The intention is great but the result is not there. During the heating season, no energy bill savings are to be made by cutting back on the oven usage. A Watt of energy consumed by the oven is a Watt less consumed by your furnace. It is that direct. All the heat of the oven is gradually dissipated in the room. This is fundamental thermodynamics.
The holidays are a time for delicious food shared with company. Most of us will be hosting holiday parties, entertaining family, or making traditional holiday goodies to pass around with friends and family. Whatever your tradition, chances are you’ll be spending a little more time in the kitchen in the coming month or two than you would be otherwise.
Unfortunately, this extra time in the kitchen means higher energy bills. Both electric and gas stoves and ovens use quite a bit of energy so if you’re not making the most of the energy they use you could be throwing money away. Here are a few ways you can maximize your holiday cooking so that you’re saving as much money as possible.
- When cooking a turkey you typically stuff it in the early morning and then put it in the oven to roast for a number of hours. Since you’re utilizing a long, slow cooking method, there’s no need to preheat your oven. That extra 15 minutes it takes for your oven to preheat without any food in it is just wasting energy. Put all of your large and slow-roasting meats directly in the oven and preheat while the meat is inside. Since you do usually need an already hot oven when cooking breads and pastries just plan ahead so that you put those items in later in the cooking process after the oven is already warmed up.
- Resist opening the oven door. We all want to peek on progress of the food, but resist the urge to open the door. Each time you open the door you can easily lose 25 degrees of heat. This just means longer cooking time and wasted energy.
- Cook several items at the same time to cut down on cooking time. Your oven is probably pretty big and it can fit a number of dishes at the same time, so make use of the space. A lot of people worry that you can’t cook foods that call for a different cooking temperature at the same time, but as long as the temps called for are somewhat close it won’t pose a problem. You can cook something that calls for a 375 degree oven in a 350 degree oven just fine. All you need to do is compensate with a little added time and plan ahead. This makes a lot more sense than cooking one thing at 350 and then waiting until that’s done before increasing the temp to 375 to cook the second item.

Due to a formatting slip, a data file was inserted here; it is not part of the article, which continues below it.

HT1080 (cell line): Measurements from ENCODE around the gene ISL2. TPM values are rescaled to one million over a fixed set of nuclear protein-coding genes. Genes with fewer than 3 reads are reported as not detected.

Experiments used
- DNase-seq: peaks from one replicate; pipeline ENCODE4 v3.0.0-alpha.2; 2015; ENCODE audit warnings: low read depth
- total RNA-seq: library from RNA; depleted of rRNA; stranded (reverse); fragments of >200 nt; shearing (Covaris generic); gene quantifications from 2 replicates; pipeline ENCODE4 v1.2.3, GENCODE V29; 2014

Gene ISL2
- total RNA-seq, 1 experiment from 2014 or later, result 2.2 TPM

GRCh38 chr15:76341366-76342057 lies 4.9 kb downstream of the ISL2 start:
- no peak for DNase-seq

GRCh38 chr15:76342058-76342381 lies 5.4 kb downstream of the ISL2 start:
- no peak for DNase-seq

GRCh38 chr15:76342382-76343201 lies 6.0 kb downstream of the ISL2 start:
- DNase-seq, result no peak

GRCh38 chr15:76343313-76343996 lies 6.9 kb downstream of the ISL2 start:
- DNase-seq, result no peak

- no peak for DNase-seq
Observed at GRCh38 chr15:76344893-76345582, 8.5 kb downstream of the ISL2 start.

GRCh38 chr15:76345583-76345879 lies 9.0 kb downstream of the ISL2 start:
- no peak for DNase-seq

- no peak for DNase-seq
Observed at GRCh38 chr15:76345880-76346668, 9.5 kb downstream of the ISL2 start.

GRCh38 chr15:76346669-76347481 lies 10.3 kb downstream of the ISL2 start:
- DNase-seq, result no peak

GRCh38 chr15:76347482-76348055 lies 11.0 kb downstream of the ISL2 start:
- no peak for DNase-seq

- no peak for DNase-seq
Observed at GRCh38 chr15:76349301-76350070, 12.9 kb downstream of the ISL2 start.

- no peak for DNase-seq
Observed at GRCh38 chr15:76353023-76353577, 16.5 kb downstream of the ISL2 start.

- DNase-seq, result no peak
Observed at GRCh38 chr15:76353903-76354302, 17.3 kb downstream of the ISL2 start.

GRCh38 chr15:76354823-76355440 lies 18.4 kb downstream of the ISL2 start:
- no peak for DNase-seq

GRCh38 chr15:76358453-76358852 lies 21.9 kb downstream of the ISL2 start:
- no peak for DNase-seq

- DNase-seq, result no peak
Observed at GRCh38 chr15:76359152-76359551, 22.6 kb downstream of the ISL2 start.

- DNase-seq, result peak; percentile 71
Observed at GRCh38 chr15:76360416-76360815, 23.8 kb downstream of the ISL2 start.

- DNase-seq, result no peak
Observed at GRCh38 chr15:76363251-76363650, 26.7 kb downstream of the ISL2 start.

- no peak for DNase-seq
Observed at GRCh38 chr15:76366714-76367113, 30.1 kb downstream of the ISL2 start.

- In most ovens, but especially electric, you can actually turn off the oven during the last few minutes of cooking and still retain almost all of the heat to finish cooking your food. Of course, this works best if you resist the urge to open up the oven door.
- Match the size of your pan to the cooking element on the stove. The closer the size of the bottom of the pot or pan is to the electric element or gas flame size, the more energy is transferred directly to the pot and isn’t being lost to the outside air. The California Energy Commission says that a 6″ pan on an 8″ burner will waste more than 40% of the energy! That’s a lot of waste, so pay attention to what you’re cooking with and where.
- Keep your burners and reflectors clean. A clean area surrounding the burners will provide better and more efficient heating. When it comes to electric stoves, those metal reflectors under the burners can get dirty real fast. They are cheap and can be easily replaced by visiting any major department store. High-quality and clean reflectors can save up to a third on the energy used.
- Utilize residual heat with electric burners. If you have an electric stove you already know that when you turn the burner off the element stays very hot for quite some time. Use this to your advantage and you can turn off your burners a little early and still capture the residual heat while finishing up your dish.
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About the Author: Jeremy Vohwinkle is a Chartered Retirement Planning Counselor® and spent a few years working as a financial planner. Today, he helps people make the most of their money by writing about personal finance here and elsewhere on the web. Jeremy is also Coach at Adaptu and a regular contributor for other publications such as Intuit, and American Express. Be sure to follow Jeremy on Twitter or Google+.
Ego, you have to realise that if you put things into perspective, and have a people who are conscious of their enviromental impact, with everybody saving an extra 5 -10% on energy, water usage and the like, it will make a meaningful difference.
I really don't see the merit of this. The savings is meager at best and if you really need to save money on energy bills such as this maybe you should consider cutting other costs or getting a second job. These kinds of tips are just asinine.